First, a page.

The home of art collector David Angelo looks like a museum
Membership does have its privileges.
Just ask the Royal Circle of ROM Patrons, some of whose members embarked on an art safari earlier this month – in a house behind a house, its railroad tracks adorned with wall graffiti, somewhere south of Eglinton West, amid the steep streets of Caledonia-Fairbanks. There, in one of the city’s most unlikely houses, containing one of Toronto’s greatest collections of modern art, stood a beaming man in a Dodgers t-shirt.
“I remember my mom taking me to the ROM,” businessman David Angelo began telling junkies at the rosé museum, before letting them wander through his home, which doubles as a mini- museum, with high ceilings.
Growing up in “a low-income Toronto neighborhood devoid of art and culture,” as he later explained to me, all Angelo remembers artistically is a landscape, bought at Eaton’s, hung high on a wall. But his mother made sure to take Angelo and his sister to the ROM and the AGO, thus lighting a match. “The more I looked” – one sculpture in particular, for example – “I noticed that I was able to spend time with my own thoughts.”
And though he eventually ventured into the corporate world – he held executive positions at General Electric and KPMG and served on the boards of associations like the Canadian Aerospace Council. – the virus of art remained. He has been collecting for over 30 years.
Me, myself and my eye
His collection is all the more remarkable as Angelo was born colorblind. “I’m not influenced by the colors incorporated into the work,” he says. “For me, it’s more about the atmosphere and the composition. Looking back, it wouldn’t be surprising if my first crush on art was Francis Bacon – the tones, the darkness resonated with me.
While the way his works are displayed throughout the house – covering nearly every wall and nook, including the huge gym – might at first seem carefree, even haphazard, it’s deceiving. “Each piece relates to each other and to me,” he says. “It is important that each piece dialogue and harmonize.” Angelo’s partner, Helen, he says, “is very sensitive to color, which helps when we consider the relationship of the works, a factor I tended to avoid in the past.”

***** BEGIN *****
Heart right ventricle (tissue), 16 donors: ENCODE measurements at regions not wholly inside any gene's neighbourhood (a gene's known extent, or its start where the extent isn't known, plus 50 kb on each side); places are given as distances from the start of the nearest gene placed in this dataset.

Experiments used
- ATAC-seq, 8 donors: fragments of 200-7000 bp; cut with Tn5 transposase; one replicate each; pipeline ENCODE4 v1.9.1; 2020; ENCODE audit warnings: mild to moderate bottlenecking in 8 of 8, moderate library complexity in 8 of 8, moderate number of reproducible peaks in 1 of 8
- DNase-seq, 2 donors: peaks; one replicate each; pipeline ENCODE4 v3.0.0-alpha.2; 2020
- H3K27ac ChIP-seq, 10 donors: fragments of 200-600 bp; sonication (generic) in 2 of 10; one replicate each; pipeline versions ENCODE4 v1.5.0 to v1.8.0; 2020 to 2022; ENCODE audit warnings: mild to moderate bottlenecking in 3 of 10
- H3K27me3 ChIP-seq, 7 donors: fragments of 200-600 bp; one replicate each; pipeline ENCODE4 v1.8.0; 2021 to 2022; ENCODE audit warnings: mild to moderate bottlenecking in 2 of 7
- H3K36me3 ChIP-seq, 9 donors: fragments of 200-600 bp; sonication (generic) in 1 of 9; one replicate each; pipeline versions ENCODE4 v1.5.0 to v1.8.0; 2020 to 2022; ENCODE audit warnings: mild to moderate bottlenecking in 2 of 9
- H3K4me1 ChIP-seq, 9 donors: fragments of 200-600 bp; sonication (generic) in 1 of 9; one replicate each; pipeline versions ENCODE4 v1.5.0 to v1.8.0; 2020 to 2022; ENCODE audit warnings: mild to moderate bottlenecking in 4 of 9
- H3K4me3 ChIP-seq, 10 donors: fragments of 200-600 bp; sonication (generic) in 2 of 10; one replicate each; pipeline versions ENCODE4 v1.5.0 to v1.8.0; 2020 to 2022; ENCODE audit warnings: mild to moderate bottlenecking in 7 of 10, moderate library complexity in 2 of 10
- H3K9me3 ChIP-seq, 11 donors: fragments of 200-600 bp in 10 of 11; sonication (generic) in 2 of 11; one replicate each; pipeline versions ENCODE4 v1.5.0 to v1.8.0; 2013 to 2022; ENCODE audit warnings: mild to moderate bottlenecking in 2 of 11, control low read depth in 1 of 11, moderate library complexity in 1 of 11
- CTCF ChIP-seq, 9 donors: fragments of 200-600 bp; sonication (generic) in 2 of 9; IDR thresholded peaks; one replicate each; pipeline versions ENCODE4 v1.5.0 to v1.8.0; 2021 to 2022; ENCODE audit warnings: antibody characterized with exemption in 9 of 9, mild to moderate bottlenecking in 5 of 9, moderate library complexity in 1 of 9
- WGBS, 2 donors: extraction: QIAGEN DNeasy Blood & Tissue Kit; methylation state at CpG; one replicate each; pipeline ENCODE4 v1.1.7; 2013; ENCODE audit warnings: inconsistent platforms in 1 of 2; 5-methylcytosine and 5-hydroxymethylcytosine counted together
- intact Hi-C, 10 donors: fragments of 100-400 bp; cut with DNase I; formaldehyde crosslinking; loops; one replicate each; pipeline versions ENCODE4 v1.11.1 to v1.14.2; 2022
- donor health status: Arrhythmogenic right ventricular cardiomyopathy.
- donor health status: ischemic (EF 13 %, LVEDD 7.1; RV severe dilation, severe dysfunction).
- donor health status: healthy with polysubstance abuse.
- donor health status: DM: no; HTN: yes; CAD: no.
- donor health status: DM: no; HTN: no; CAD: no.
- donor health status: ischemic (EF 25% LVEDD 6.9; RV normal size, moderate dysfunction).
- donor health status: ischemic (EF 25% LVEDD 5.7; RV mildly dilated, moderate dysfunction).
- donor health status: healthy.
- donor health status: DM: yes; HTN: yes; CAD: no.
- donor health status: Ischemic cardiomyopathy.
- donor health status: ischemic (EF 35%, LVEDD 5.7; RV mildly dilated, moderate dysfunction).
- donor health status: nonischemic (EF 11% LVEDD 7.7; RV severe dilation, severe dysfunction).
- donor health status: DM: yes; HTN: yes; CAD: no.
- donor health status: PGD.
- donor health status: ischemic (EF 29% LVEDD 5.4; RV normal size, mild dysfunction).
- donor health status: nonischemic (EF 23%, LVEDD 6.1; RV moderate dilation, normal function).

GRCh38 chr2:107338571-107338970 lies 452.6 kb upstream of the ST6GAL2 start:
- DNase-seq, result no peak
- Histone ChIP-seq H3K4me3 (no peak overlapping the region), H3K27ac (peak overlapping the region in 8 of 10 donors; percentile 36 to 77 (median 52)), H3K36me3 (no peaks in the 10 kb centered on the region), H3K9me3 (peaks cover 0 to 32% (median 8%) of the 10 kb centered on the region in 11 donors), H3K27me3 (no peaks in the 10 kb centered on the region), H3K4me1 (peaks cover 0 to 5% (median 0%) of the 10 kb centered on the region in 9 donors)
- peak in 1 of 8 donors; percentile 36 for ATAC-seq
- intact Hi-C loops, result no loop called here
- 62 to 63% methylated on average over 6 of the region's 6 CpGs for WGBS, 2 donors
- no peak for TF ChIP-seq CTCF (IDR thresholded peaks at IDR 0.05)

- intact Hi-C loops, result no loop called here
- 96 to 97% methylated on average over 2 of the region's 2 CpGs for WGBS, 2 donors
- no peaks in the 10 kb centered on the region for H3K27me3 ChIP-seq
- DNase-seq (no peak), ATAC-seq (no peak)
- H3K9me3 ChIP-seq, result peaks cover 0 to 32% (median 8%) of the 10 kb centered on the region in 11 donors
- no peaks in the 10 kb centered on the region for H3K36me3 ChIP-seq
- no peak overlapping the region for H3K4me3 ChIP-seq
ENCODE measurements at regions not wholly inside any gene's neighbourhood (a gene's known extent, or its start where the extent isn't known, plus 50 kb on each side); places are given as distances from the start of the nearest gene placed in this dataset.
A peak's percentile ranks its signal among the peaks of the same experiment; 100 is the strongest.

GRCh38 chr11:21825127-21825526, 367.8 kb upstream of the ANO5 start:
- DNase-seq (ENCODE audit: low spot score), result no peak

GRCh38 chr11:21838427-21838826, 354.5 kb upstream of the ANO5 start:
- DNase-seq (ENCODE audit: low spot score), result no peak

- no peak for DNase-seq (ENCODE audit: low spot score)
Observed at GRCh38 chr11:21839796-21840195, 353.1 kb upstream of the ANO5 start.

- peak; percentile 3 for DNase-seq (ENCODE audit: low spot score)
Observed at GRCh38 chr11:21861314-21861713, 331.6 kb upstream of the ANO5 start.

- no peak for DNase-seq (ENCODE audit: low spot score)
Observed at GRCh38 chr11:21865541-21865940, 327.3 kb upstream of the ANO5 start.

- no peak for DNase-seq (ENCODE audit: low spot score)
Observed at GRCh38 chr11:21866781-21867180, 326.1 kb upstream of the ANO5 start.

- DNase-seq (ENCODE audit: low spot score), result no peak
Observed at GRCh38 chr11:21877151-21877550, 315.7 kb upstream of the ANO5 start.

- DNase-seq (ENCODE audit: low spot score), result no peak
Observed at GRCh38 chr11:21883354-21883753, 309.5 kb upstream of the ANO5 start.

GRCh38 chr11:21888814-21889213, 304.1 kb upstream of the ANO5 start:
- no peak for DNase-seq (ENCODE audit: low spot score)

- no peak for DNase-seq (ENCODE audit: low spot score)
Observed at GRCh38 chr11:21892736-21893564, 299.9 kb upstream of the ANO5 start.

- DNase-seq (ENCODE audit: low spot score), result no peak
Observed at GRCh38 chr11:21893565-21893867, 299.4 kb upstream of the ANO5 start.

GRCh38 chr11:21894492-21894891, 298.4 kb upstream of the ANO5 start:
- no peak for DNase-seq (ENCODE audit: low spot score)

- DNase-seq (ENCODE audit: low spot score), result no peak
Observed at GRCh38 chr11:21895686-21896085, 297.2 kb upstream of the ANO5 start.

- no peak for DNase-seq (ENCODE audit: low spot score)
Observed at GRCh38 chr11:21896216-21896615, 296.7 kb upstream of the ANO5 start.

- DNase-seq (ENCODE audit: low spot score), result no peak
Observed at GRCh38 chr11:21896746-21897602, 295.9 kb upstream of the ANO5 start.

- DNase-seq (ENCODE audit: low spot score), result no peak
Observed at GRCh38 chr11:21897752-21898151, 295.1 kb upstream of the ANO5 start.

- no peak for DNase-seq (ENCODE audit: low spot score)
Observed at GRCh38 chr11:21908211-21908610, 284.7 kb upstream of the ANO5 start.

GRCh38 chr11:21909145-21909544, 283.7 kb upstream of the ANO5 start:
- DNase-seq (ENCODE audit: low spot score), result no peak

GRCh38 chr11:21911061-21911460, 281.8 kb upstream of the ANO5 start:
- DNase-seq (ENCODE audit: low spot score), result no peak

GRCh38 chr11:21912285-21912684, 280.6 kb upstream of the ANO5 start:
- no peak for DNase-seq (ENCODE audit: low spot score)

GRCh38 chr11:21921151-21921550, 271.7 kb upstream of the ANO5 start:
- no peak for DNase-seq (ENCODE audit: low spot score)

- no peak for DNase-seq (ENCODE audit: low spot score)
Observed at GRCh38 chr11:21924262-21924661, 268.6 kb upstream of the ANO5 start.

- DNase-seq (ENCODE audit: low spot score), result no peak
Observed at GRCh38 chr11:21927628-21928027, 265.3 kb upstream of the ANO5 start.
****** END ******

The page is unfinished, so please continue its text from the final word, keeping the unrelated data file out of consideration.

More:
When I ask him what guides his purchases, he replies: “I’ve never been lukewarm about what I collect. it must move me, do me. I need to spend restless nights thinking about it before I buy it.
Room by room
His last two acquisitions? Polar opposites, notes Angelo. The first, a lithograph entitled “Remembering the Treason Trial”, by renowned artist William Kentridge, is made up of 63 panels of a tree from South African mining manuals of the 1890s. The title refers to a 1956 case against Nelson Mandela, in which he was successfully defended by Kentridge’s father. The piece originally belonged to Angelo’s friend, Aaron Milrad, and was displayed in the lobby of the Toronto law firm where Milrad worked. Angelo got his hands on it when he retired.
The other is a sculpture by Sami Tsang, an emerging Chinese-Canadian ceramist. Recently presented at the Gardner Museum, her work reflects what Angelo describes as “the metamorphosis of a person who abandons their traditional beliefs and expectations to grow personally”.
Another more recent work highlighted is that of Cree master Kent Monkman, one of Canada’s greatest living artists. “I’m lucky his studio is only 300 meters away,” says Angelo. “I immediately fell in love with it. This is one of his series of portraits. All portraits use the name of the portrait painter to ensure their identity is commemorated just as much as the image itself. Angelo lends the painting to the major Monkman exhibit en route to the ROM in October.
If there’s one thing Angelo is equally passionate about, it’s baseball. The two worlds collide in his appreciation of George Sosnak, a Florida minor league umpire turned folk artist, who after World War II created brilliant paintings on baseballs. “I love the physical and mental aspects of the game,” says Angelo.